Last week, Democrats and Republicans on the debt panel submitted separate deficit-reduction proposals.

Democrats offered a proposal that would reduce the deficit by almost $3 trillion over 10 years through a mix of spending cuts and revenue increases, including $500 billion in cuts to Medicare and Medicaid.

Republicans presented a $2.2 trillion proposal that would increase Medicare premiums by $200 billion and cut $585 billion from health programs. The proposal would cut $300 billion from Medicare, $185 billion from Medicaid and $100 billion from other health-related programs.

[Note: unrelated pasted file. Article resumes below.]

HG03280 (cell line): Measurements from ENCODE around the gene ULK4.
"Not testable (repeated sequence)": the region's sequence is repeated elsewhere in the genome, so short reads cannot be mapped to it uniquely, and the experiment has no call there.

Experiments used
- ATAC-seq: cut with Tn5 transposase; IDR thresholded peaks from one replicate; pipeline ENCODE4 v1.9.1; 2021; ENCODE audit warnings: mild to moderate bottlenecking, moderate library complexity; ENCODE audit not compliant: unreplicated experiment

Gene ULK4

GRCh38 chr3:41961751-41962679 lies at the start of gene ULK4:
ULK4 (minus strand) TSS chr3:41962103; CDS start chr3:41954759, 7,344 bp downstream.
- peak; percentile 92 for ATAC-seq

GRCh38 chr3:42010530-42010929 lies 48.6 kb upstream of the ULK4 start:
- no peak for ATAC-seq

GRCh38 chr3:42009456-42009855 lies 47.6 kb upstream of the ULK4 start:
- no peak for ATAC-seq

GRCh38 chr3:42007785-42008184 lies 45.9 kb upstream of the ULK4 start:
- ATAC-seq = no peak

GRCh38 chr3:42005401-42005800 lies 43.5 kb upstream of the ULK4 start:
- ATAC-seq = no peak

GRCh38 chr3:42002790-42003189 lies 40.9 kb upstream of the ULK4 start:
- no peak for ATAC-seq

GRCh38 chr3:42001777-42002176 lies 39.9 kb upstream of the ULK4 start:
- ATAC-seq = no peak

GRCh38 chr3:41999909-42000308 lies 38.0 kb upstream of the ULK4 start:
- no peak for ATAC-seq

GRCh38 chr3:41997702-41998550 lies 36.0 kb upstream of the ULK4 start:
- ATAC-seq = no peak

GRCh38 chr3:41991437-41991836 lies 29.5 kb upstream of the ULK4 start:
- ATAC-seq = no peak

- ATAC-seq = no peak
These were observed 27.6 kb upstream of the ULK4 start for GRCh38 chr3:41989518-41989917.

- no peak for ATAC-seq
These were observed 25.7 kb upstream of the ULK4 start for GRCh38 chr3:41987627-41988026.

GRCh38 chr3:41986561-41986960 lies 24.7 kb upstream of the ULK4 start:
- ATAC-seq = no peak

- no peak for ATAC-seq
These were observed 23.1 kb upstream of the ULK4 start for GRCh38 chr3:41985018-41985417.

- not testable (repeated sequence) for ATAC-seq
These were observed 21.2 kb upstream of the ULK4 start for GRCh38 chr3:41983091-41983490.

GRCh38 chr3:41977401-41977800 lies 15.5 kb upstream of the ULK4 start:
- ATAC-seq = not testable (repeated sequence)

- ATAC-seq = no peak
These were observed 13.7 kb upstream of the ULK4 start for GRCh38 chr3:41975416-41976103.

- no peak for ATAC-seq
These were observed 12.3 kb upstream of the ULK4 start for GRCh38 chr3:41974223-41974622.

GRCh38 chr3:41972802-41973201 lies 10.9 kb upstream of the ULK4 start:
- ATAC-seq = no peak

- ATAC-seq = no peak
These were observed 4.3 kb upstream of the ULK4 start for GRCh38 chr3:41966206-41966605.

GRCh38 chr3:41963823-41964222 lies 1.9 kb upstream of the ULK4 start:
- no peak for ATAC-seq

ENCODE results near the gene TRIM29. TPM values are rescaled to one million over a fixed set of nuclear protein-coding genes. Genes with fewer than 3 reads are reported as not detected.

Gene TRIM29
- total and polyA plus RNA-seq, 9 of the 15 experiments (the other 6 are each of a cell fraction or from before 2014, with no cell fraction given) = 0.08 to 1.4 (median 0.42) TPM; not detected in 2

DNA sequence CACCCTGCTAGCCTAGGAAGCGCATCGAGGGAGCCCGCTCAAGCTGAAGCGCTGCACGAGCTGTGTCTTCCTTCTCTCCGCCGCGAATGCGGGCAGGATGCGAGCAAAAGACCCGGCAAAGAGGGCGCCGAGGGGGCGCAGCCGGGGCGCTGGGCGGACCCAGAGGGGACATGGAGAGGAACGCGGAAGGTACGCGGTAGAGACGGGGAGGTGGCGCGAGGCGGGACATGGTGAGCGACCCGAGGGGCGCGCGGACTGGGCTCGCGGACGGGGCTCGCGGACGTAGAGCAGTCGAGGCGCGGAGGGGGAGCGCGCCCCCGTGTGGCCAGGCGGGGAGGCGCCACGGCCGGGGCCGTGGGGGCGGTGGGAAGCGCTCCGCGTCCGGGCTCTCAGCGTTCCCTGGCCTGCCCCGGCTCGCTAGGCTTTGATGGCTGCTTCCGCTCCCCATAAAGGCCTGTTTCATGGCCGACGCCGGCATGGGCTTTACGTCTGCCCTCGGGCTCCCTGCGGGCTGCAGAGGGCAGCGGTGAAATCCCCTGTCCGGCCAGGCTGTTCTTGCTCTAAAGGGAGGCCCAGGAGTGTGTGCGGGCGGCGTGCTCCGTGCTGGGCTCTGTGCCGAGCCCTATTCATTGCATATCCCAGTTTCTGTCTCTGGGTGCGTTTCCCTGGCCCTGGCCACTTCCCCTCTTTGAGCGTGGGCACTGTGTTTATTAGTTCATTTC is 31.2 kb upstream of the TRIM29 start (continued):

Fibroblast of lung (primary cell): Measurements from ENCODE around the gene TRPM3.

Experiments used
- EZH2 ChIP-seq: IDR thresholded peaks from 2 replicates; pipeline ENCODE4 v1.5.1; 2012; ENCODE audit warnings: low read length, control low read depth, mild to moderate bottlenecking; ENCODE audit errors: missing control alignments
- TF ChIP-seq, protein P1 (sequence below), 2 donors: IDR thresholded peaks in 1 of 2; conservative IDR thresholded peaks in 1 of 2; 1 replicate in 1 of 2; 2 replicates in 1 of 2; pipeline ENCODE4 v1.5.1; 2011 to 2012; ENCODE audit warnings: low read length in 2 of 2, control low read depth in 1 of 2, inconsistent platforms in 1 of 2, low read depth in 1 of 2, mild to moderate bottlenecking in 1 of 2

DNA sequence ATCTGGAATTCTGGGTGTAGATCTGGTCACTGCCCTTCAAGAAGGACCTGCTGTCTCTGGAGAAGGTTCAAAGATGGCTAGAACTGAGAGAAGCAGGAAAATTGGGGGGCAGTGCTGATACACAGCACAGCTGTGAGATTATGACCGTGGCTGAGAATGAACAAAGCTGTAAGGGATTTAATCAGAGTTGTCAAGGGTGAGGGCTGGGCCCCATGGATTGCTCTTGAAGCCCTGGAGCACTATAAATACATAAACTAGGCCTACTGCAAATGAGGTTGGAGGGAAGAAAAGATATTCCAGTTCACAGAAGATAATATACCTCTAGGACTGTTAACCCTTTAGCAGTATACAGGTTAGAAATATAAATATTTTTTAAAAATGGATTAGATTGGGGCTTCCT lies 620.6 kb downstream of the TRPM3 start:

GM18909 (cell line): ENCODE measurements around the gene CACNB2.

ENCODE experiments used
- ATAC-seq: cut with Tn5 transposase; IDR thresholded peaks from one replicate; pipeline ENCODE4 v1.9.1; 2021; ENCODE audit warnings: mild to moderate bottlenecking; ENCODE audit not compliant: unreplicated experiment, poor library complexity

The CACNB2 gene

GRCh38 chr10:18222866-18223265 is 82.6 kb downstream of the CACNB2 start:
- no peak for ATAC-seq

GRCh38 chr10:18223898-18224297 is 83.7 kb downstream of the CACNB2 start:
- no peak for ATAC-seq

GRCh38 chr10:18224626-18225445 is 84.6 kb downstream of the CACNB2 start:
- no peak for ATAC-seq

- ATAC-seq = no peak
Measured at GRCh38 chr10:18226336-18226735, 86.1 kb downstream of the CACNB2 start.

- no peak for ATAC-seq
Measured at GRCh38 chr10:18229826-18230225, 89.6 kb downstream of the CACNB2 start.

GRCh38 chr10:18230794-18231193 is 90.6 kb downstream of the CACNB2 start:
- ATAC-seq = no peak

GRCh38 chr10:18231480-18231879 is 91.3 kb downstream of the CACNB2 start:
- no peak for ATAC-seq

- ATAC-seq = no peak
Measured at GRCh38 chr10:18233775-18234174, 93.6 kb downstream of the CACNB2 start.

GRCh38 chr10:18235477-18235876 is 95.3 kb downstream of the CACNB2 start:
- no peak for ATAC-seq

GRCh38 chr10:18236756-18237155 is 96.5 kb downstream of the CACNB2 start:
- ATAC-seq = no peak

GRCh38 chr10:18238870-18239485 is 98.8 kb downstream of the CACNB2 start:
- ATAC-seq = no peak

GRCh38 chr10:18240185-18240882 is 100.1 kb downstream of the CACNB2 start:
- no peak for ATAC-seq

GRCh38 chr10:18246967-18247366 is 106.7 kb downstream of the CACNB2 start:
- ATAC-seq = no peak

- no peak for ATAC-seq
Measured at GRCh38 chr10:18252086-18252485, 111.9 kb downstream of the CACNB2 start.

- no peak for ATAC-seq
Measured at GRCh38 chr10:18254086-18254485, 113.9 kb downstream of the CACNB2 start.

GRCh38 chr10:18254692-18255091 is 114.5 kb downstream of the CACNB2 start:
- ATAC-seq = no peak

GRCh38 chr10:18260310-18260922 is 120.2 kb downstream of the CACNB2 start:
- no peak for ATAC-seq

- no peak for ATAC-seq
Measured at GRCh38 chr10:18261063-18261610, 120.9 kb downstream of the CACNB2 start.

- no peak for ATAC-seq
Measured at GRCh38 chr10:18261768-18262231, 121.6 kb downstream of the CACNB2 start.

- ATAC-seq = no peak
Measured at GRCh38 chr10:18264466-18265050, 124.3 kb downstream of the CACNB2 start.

As part of the recent budget agreement, the 12-member panel — also known as the “super committee” — must develop and pass by the end of November $1.5 trillion in federal spending cuts over 10 years. Failure to do so would trigger a series of automatic across-the-board cuts.

On November 1 the panel held a public hearing, which reviewed previous deficit-reduction proposals. Witnesses will include former White House Chief of Staff Erskine Bowles, former Sen. Alan Simpson (R-Wyo.), former Federal Reserve Vice Chair Alice Rivlin and former Senate Budget Chair Pete Domenici (R-N.M.).